Next week will mark a milestone for D.C. students as the city’s public school system reopens for in-person learning amid the ongoing pandemic — and education leaders are urging families to be aware of their responsibilities.
With the return to classrooms, school officials are asking families to be vigilant for any symptoms of the disease in their children.
“We ask our families to acknowledge their willingness to participate in our daily temperature screenings,” said Brenda Elliott, chief of school improvement and supports for D.C. Public Schools.
Students, while at home, should be asked each day if they have coronavirus symptoms, Elliott added. They will be then screened at school and have their temperature taken.
Families are being told to keep their kids home if someone in their household tests positive for the virus, and to inform their school if they take a trip to a high-risk area.
More than 7,000 students are expected to return for in-person classes on Monday. About 4,200 — or 54% — of teachers and staff are working in-person.
“We are pleased to be able to provide symptomatic and asymptomatic testing to students and staff who are participating in in-person learning,” Elliott said.
Asymptomatic tests will be conducted on a rolling basis every 10 days. Students will not be tested if their family has not signed a consent form, so Elliott urged all families to submit the form before sending their kids back to school buildings.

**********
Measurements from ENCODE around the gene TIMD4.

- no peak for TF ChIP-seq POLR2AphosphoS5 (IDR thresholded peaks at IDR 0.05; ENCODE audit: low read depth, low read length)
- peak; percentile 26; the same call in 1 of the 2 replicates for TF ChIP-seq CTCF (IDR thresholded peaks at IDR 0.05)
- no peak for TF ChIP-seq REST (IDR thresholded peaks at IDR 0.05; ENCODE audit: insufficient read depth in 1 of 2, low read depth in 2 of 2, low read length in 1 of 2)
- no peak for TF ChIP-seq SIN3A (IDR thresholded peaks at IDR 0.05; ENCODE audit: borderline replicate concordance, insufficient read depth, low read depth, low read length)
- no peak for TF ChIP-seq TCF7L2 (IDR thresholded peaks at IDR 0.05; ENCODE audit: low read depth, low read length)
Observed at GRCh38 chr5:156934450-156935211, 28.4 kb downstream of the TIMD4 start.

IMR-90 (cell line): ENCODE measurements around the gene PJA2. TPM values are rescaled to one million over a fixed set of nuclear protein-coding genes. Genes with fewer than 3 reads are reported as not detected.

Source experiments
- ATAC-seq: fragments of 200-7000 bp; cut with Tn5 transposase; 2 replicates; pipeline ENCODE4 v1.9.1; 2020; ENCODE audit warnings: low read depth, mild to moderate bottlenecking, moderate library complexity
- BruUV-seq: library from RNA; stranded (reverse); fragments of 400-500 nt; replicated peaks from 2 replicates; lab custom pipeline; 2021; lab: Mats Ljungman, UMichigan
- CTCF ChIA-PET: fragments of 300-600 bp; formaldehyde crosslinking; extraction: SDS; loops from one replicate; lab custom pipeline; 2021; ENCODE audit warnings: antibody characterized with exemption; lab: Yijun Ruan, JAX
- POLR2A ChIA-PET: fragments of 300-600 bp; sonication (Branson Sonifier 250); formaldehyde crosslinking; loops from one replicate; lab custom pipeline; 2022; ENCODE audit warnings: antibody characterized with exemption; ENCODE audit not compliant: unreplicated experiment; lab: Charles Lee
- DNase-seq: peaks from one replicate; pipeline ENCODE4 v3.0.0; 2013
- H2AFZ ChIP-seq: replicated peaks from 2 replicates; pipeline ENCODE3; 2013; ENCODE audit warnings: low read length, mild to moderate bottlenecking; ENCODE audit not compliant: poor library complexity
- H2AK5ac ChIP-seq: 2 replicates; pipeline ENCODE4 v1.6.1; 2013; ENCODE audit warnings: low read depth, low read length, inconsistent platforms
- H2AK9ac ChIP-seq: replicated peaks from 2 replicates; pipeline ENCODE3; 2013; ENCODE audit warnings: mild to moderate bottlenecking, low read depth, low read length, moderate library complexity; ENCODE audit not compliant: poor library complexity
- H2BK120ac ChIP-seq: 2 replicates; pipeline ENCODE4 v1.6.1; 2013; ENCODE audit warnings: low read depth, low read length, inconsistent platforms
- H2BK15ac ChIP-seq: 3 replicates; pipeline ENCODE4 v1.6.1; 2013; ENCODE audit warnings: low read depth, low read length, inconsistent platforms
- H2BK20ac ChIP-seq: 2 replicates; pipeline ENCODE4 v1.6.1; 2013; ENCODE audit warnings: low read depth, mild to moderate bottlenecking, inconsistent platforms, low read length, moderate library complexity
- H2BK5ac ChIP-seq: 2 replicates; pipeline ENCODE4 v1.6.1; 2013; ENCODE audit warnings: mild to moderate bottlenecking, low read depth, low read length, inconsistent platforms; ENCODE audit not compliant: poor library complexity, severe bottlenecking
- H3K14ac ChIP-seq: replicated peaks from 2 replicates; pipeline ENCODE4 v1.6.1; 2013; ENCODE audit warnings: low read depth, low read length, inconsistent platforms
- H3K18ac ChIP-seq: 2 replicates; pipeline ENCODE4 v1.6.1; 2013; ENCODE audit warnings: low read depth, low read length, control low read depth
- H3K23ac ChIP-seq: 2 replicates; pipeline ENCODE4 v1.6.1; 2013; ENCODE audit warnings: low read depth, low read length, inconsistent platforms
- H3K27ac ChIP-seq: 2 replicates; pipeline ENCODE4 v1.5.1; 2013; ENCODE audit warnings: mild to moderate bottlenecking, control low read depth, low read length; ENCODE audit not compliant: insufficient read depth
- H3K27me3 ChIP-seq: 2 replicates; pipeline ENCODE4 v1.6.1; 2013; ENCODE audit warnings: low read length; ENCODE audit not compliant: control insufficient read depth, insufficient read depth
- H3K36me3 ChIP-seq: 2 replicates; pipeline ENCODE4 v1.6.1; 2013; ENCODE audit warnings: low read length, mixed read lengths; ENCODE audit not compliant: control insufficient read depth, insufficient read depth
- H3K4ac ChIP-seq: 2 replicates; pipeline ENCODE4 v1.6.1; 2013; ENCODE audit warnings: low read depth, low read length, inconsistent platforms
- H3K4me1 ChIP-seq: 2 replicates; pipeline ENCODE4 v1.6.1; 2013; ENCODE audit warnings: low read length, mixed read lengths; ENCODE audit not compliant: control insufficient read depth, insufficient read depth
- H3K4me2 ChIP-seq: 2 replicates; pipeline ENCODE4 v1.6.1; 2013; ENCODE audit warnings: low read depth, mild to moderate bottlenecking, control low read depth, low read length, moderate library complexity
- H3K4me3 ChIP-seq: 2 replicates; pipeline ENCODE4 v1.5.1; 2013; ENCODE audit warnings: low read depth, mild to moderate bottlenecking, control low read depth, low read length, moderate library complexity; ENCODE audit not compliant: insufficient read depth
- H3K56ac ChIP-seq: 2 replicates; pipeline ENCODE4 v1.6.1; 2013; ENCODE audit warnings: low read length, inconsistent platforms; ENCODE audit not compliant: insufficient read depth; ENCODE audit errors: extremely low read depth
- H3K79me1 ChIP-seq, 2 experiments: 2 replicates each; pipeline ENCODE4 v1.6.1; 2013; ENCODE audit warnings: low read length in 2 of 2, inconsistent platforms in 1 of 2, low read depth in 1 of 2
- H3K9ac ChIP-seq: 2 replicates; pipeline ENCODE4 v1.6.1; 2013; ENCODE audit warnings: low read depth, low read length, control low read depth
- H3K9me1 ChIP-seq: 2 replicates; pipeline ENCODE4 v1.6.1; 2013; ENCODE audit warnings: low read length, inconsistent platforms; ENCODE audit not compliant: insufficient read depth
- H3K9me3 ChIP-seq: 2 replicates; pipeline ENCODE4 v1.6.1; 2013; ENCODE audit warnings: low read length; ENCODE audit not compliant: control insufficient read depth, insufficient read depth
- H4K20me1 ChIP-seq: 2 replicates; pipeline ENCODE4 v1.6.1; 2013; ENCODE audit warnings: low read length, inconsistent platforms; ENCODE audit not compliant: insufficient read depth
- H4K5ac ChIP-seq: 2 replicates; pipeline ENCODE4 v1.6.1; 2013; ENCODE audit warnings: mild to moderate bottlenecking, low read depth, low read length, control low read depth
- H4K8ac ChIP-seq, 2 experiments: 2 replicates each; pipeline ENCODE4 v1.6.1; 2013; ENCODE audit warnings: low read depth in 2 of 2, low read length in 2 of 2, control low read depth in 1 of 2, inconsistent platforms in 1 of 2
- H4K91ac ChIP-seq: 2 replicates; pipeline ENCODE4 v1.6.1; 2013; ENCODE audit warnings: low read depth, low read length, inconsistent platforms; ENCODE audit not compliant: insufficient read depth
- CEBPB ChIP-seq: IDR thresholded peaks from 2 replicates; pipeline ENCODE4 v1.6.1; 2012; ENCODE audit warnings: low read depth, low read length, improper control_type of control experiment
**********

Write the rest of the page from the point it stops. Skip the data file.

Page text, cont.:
“If this consent is not provided by the family, a COVID-19 test will not be administered even if showing symptoms and will be asked to see a doctor before returning to your child’s classroom,” according to the school system’s guide for returning to class.
Lewis Ferebee, chancellor of D.C. Public Schools, said teachers will start off slow.
“I want to remind families that we are thinking about how to best support you in this transition,” Ferebee said. “Our teachers are not going to start day one rushing into academics. We know we have to reconnect with our students.”
Teachers and staff who will be participating have been lining up to receive doses of the coronavirus vaccine, which are being made available at a clinic run by Children’s National Hospital at Dunbar High School.